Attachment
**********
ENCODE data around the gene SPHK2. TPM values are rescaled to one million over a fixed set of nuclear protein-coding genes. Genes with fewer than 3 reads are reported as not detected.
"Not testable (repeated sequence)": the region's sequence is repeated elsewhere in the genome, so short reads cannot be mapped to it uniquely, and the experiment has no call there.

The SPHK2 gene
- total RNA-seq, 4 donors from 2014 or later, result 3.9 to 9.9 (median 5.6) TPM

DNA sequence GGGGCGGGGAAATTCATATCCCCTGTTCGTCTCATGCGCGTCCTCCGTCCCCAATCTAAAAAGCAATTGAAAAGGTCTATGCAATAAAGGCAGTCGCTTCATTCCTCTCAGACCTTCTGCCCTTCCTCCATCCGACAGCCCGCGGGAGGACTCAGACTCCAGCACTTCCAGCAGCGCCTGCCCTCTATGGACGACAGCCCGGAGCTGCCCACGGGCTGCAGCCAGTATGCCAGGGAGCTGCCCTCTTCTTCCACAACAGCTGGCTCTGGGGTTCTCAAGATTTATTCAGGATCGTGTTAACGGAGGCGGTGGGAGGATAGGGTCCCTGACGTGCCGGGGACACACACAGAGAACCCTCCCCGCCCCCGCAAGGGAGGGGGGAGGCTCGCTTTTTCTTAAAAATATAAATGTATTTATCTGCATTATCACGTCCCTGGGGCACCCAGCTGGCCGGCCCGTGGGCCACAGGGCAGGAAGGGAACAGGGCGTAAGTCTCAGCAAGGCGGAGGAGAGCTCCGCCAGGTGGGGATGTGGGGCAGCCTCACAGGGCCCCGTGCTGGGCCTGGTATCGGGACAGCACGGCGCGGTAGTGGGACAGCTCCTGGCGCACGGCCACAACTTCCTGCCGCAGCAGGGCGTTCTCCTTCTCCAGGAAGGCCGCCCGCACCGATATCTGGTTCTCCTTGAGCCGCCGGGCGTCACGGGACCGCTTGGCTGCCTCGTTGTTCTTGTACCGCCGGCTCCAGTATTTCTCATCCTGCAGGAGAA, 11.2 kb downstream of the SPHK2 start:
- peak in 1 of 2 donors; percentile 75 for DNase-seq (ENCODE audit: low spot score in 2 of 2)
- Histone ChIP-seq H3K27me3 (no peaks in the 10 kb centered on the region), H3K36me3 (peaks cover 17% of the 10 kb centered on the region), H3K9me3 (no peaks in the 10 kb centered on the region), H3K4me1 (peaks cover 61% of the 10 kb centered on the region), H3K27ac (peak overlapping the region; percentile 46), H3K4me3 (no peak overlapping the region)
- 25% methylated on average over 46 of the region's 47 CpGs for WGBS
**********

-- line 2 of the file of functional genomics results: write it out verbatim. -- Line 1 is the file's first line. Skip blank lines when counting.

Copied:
"Not testable (repeated sequence)": the region's sequence is repeated elsewhere in the genome, so short reads cannot be mapped to it uniquely, and the experiment has no call there.